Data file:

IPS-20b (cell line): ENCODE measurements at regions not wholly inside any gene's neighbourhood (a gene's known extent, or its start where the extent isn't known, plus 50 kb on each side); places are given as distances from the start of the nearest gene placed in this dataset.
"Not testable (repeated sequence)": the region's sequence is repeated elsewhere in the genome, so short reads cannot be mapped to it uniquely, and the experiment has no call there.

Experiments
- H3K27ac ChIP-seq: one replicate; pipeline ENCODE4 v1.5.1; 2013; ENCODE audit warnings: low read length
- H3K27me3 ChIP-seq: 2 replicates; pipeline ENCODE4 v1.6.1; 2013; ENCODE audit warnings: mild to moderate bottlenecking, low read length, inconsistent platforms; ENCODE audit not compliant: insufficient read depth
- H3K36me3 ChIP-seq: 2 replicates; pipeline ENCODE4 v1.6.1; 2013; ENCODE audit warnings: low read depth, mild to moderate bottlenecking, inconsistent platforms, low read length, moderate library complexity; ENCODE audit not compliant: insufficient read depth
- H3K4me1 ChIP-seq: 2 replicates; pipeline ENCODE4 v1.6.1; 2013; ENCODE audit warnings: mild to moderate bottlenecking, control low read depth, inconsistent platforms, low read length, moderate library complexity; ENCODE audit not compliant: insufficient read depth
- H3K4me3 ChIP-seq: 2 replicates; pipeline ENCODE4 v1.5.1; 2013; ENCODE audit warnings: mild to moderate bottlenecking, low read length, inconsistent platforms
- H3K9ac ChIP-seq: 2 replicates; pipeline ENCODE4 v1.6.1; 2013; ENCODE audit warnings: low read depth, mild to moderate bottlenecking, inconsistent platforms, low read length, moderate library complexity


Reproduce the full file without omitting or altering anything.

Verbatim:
IPS-20b (cell line): ENCODE measurements at regions not wholly inside any gene's neighbourhood (a gene's known extent, or its start where the extent isn't known, plus 50 kb on each side); places are given as distances from the start of the nearest gene placed in this dataset.
"Not testable (repeated sequence)": the region's sequence is repeated elsewhere in the genome, so short reads cannot be mapped to it uniquely, and the experiment has no call there.

Experiments
- H3K27ac ChIP-seq: one replicate; pipeline ENCODE4 v1.5.1; 2013; ENCODE audit warnings: low read length
- H3K27me3 ChIP-seq: 2 replicates; pipeline ENCODE4 v1.6.1; 2013; ENCODE audit warnings: mild to moderate bottlenecking, low read length, inconsistent platforms; ENCODE audit not compliant: insufficient read depth
- H3K36me3 ChIP-seq: 2 replicates; pipeline ENCODE4 v1.6.1; 2013; ENCODE audit warnings: low read depth, mild to moderate bottlenecking, inconsistent platforms, low read length, moderate library complexity; ENCODE audit not compliant: insufficient read depth
- H3K4me1 ChIP-seq: 2 replicates; pipeline ENCODE4 v1.6.1; 2013; ENCODE audit warnings: mild to moderate bottlenecking, control low read depth, inconsistent platforms, low read length, moderate library complexity; ENCODE audit not compliant: insufficient read depth
- H3K4me3 ChIP-seq: 2 replicates; pipeline ENCODE4 v1.5.1; 2013; ENCODE audit warnings: mild to moderate bottlenecking, low read length, inconsistent platforms
- H3K9ac ChIP-seq: 2 replicates; pipeline ENCODE4 v1.6.1; 2013; ENCODE audit warnings: low read depth, mild to moderate bottlenecking, inconsistent platforms, low read length, moderate library complexity